It’s especially debilitating today given I’ve just self-published three books via Amazon. This is a problem with self-publishing that nobody warns you about. Once you get a publisher, you get somebody who will gush over your work. They say “aye” or “nay” and generally do everything to keep you happy. I’ve never needed much editorial help in my books because I’m so used to doing everything myself. When my first novel was accepted by a publisher, their proof-reader sent a note back to me to say she’d never seen such a “finished” manuscript. I liked that, though it was largely down to my having worked as a proof-reader and copyeditor, putting together a few academic books and journals. Since I had that experience, I’ve always tried to pride myself on being a low maintenance writer. When the publisher of my Stan book couldn’t get a cover they liked, I jumped on my bike, cycled to the nearest postbox, took a photo and turned it into a cover. Ditto the Monks book which I drew myself. Yet as much as I like doing things myself, I always appreciated that the publisher was there. They give you confidence and it really can’t be overstated how important that is, because without a publisher, without an agent, without the team of people helping you to put the book together, there’s just you and that’s never enough.
I also find it a little scary because so many people have sent me their self-published work over the years. That mainly happened when I wrote the Richard Madeley parody blog. It attracted dozens of writers who thought emailing “me” via “my” blog was the quickest way to get into the Richard & Judy book club. It was the worst part of that blog, explaining to people as gently as I could that I wasn’t Richard and, even if I had been, going from complete unknown to bestselling author was going to be trickier than sending him a free ebook. There was something charming about their naivety, especially emails that went:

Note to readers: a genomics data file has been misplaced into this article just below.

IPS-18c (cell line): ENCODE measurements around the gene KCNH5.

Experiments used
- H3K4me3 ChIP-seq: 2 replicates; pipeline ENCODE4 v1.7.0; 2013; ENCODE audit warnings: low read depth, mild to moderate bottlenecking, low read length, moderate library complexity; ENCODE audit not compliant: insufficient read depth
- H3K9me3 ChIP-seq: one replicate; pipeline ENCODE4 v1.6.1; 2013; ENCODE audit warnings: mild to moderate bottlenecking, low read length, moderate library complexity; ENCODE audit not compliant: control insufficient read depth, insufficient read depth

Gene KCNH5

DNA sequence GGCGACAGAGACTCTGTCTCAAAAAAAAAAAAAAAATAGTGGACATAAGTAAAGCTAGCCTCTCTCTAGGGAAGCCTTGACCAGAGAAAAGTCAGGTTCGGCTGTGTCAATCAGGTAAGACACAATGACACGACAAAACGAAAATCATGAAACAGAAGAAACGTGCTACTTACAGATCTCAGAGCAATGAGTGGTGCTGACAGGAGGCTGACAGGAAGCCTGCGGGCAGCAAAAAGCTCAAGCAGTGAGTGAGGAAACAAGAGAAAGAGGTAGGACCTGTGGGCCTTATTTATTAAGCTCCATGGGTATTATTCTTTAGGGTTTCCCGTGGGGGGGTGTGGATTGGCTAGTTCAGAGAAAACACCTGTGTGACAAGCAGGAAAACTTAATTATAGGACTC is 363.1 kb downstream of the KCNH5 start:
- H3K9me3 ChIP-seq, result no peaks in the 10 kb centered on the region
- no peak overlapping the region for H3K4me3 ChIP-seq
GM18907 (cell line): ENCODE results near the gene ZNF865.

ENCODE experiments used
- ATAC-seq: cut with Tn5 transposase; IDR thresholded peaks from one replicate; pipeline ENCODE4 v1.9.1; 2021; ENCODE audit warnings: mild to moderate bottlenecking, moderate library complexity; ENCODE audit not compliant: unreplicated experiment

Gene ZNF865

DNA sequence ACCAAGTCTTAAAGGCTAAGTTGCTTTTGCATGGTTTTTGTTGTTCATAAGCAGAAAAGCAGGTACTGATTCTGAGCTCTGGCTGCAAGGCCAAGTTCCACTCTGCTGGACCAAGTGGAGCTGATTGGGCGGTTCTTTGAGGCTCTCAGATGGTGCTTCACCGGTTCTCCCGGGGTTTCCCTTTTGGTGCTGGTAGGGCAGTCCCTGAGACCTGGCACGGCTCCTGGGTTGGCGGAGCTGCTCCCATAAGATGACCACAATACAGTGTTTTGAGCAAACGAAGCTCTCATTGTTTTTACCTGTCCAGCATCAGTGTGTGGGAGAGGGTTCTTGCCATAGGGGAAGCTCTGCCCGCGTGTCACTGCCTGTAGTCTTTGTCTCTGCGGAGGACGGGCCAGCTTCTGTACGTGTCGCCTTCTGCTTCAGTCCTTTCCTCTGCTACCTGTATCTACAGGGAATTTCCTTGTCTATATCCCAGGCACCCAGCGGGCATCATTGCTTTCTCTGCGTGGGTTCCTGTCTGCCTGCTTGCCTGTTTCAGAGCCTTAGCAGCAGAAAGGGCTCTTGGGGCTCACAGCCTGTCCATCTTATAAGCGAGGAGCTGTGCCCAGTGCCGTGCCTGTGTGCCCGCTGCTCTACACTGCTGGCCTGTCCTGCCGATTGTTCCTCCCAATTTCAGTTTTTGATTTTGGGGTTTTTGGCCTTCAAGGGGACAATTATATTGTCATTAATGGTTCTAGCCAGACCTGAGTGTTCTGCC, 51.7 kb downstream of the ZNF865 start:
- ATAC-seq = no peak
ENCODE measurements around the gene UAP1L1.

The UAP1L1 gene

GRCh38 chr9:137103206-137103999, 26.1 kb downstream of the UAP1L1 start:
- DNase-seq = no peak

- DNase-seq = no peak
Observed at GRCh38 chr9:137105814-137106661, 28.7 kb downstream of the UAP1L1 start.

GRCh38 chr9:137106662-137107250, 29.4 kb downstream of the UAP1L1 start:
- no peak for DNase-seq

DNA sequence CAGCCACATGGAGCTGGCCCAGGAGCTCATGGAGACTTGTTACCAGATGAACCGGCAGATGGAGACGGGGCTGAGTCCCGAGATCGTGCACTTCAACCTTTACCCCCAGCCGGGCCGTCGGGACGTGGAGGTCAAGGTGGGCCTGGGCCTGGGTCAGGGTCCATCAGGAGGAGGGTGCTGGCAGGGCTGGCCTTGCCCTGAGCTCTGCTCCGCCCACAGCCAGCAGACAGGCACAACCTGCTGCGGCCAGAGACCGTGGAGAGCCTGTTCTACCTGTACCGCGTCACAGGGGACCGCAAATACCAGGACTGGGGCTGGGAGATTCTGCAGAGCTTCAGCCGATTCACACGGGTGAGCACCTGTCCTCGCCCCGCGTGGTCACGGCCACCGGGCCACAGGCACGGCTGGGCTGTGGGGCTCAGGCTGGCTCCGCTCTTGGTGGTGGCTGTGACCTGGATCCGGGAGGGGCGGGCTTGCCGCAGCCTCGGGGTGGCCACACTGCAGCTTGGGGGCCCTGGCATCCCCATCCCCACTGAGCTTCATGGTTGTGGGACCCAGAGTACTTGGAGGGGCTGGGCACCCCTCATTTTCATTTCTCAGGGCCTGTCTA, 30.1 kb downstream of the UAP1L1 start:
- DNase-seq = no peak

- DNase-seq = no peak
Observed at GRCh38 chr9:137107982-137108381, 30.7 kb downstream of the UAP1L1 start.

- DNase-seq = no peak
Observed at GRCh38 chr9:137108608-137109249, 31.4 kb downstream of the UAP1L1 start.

“Hi Richard, just thought I’d send you my new novel, which came out last week. I know you and Judy will love it and I’d be more than happy to pop along and chat to you on the show. Sincerely. Annette Newbee, author of The Spatula Murders”.
How can you be hard of people as optimistic as that? What was even worse, their books tended to be terrible, but it wasn’t my place to tell them. Instead, like I mug I was (and still am), I’d try to help them. I’d teach them about English, sentence structure, tense, and the rest… I even helped one poor kid do their English homework, and, naturally, they didn’t understand, no matter how many times I explained, that I wasn’t Richard. No, Richard got the credit…
Sadder still was the occasional book that showed real promise. Those people I couldn’t help beyond telling them how good it was, wishing them luck, and underscoring that I wasn’t Richard.
I suppose that’s the darkest thought of all. I listen to seriously underrated songwriters (Mathias Kom of The Burning Hell, immediately springs to mind) who can’t break into the bigtime, yet the world gushes over utterly banal nonsense. What makes certain cultural objects “fit to succeed” isn’t necessarily their inherent quality but something else entirely. I guess this is why scientists reckon that cockroaches are most likely to inherit the world after the mammals have blown their chance… David Walliams is far from the best children’s author but good luck finding many others stocking the shelves in your local Tesco. He really is the cockroach of children’s fiction…
But I digress and I can sense my heading into even more self-indulgent twaddle. I meant to just write a piece to say I’m disappearing for the rest of the day and I might take tomorrow off.
Deep down, I’m deeply gratified that though I don’t have many people reading my blog, I know I’ve succeeded (at least until now) of maintaining the interest of people who are themselves interesting and engaged with the world. So to anybody reaching this bit of this long dull post: thank you. Much of what I’m feeling is the exhaustion I typically feel after weeks of constant work. This mood is normal given I’ve effectively just finished a book containing 165 cartoons. I had this after Monks. Had it after The Snoot. The sense of anticlimax is awful. I think I probably wanted a party and some cake to celebrate.
Since I mentioned the man, here’s a cartoon I never really finished, knew how to finish, or particularly cared to finish. This seems like a suitable place to leave it…